Rene Boudreau & her friends want you to know more about Black History here in Halifax, Nova Scotia

Discover Black History in Halifax by Bike

This post has been prepared by Rene Boudreau. Rene is the founder of Elevate and Explore Black Nova Scotia and she is on a mission to increase Black representation in the Nova Scotia Tourism Industry. 

Black people have been living in Nova Scotia for more than 400 years. Black/African Nova Scotians are descendants of the Loyalists, Maroons, Refugees, Caribbeans and others who came here in search of a better life. Black/African Nova Scotian history is diverse, unique, rich and worth being explored by locals and visitors alike.

Read on to discover Points of Interest, Historic Landmarks, and the vibrant communities that represent Black Nova Scotia today.

We hope you take the time to explore some of the suggested highlights and enjoy learning more about Black Nova Scotia’s history.

Visit the Halifax Citadel & Learn About the Jamaican Maroons

The Jamaican Maroons were a group of Black Settlers who were deported from Jamaica to Nova Scotia in 1796. The Maroons contributed to the building of projects, such as the 3rd Citadel and Government House, along with many other contributions.

Find out more about the Jamaican Maroons here before your visit to the Halifax Citadel.



Bike to Africville Park and Visit the Africville Museum

Africville was an early Black community in Nova Scotia and home to African Nova Scotians for over 150 years before it was destroyed by the former City of Halifax. Africville was settled when Black Loyalists arriving from the United States during the American Revolution were promised land in Nova Scotia. Met with racism upon arrival, these Black Loyalists were awarded the most difficult and bleak land. Over the years Africville became a prosperous tight-knit community, that despite paying taxes, were denied sewage, clean water and waste removal services.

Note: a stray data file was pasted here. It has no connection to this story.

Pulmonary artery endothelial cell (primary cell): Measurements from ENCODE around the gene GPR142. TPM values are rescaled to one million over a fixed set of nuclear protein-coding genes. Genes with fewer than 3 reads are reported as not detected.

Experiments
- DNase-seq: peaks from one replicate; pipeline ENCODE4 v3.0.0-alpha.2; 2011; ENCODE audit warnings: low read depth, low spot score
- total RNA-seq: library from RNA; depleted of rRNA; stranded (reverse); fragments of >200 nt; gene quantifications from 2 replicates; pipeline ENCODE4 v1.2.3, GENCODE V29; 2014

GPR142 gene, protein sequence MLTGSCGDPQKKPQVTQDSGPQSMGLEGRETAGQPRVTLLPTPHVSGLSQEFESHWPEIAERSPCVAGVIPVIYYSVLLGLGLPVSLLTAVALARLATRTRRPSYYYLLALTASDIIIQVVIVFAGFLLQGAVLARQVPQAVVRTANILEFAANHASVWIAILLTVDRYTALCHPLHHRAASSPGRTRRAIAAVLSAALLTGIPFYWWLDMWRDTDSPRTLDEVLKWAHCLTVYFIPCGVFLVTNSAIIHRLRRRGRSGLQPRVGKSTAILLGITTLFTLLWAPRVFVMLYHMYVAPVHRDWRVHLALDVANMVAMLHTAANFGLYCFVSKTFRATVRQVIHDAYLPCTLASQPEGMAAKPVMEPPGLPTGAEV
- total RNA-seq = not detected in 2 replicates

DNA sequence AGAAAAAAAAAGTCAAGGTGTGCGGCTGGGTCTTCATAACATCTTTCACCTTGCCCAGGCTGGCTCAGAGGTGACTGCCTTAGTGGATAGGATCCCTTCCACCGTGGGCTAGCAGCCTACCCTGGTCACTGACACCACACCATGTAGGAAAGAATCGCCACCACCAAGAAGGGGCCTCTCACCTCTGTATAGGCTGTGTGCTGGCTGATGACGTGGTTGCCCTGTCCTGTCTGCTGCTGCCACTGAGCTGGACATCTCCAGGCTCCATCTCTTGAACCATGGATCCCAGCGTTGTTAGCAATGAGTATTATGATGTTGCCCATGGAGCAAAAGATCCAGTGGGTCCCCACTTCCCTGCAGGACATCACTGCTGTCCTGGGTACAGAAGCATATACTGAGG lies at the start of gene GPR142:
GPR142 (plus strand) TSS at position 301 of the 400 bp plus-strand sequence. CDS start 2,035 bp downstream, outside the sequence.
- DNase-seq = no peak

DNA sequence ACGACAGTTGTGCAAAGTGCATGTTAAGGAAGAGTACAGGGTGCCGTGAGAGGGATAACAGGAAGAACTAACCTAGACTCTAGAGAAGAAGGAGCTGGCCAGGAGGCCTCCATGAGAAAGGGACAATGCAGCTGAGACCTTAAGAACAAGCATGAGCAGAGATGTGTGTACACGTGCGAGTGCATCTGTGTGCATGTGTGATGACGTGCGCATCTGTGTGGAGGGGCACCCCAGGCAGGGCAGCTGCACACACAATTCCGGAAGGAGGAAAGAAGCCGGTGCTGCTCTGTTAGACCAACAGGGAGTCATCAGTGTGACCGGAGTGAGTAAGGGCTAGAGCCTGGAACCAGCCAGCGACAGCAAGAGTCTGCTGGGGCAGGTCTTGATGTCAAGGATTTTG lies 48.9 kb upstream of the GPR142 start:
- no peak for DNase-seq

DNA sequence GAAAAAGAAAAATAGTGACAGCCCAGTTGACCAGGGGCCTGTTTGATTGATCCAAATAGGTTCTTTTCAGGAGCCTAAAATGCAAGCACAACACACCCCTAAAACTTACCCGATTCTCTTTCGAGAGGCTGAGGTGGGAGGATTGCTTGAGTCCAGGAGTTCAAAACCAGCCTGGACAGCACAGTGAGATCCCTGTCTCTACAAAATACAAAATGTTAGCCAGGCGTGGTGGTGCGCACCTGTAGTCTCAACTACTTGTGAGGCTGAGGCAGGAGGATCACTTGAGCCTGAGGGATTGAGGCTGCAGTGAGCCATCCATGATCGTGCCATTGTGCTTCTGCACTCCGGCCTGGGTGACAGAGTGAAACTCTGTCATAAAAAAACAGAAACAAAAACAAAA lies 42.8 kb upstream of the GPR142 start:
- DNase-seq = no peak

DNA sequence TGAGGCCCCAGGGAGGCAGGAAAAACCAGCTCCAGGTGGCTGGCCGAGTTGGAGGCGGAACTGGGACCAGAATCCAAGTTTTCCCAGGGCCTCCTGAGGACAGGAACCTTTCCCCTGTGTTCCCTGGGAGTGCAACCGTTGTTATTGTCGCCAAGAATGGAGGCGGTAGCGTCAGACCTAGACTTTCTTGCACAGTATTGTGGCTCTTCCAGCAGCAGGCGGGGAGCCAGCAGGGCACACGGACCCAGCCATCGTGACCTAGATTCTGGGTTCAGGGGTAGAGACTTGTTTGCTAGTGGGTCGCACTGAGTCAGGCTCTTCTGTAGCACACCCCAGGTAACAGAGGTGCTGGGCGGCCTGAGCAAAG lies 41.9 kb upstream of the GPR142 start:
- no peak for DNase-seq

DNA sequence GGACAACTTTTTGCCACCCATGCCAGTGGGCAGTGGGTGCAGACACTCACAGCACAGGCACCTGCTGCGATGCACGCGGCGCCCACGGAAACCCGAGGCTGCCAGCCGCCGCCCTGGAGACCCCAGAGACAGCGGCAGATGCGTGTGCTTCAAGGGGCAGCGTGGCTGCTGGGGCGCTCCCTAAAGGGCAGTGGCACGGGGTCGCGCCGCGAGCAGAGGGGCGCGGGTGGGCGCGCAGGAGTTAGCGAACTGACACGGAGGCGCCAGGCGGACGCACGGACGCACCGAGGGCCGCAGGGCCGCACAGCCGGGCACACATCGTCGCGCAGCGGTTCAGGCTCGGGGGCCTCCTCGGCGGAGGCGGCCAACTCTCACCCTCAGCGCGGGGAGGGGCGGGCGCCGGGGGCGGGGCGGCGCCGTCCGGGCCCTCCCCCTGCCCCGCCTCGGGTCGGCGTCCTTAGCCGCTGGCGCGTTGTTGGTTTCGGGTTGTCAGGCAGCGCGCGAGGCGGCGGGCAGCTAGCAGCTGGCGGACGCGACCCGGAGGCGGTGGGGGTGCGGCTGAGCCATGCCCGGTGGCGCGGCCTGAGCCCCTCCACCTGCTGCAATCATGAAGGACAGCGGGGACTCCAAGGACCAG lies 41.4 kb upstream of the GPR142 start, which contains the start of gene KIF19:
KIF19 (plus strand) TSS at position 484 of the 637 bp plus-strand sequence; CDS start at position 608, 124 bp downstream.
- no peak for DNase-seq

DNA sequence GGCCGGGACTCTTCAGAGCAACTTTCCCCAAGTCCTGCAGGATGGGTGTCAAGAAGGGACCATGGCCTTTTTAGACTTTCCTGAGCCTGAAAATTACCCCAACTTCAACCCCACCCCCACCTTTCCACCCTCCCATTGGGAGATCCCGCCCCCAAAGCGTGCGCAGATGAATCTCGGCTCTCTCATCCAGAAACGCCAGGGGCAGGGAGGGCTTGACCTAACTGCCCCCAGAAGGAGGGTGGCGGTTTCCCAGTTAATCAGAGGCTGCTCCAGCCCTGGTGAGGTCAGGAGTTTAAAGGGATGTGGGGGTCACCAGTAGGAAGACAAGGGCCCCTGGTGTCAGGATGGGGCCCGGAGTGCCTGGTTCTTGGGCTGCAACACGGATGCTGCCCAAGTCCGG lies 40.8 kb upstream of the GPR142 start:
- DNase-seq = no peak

In 1964, Halifax City Council voted to relocate the community. After strong resistance, 400 residents were forced to relocate, and their homes and community buildings were demolished.

We encourage you to learn more about the tragedy of Africville including a visit to the the Africville museum.

For Admission Fees and Hours Operation please visit the Museum Website. 

Tip: Pack a picnic.


Check Out the Outdoor Art Gallery in Mulgrave Park


Mulgrave Park is a lively community in the North End of Halifax that consists of local public housing and where many Africville residents relocated to. Here, you will find beautiful mural art, including paintings of Viola Desmond and Portia White two prominent African Nova Scotian figures.

About “Paint the Park”


 Tip: If you are planning on visiting Mulgrave Park during your bike ride, please be respectful. This community is the home of many residents. Photos of the residents are not permitted. Consider contacting Elevate & Explore Black Nova Scotia to arrange meeting with a community volunteer to guide you through the park. 


Who are Viola Desmond, Portia White and George Dixon?

Viola Desmond

Portia White

George Dixon



Lunch Ideas: Some Local Black-Owned restaurants in the area are:

 Other places of interest: Canadian Museum of Immigration at Pier 21 (Black Refugees)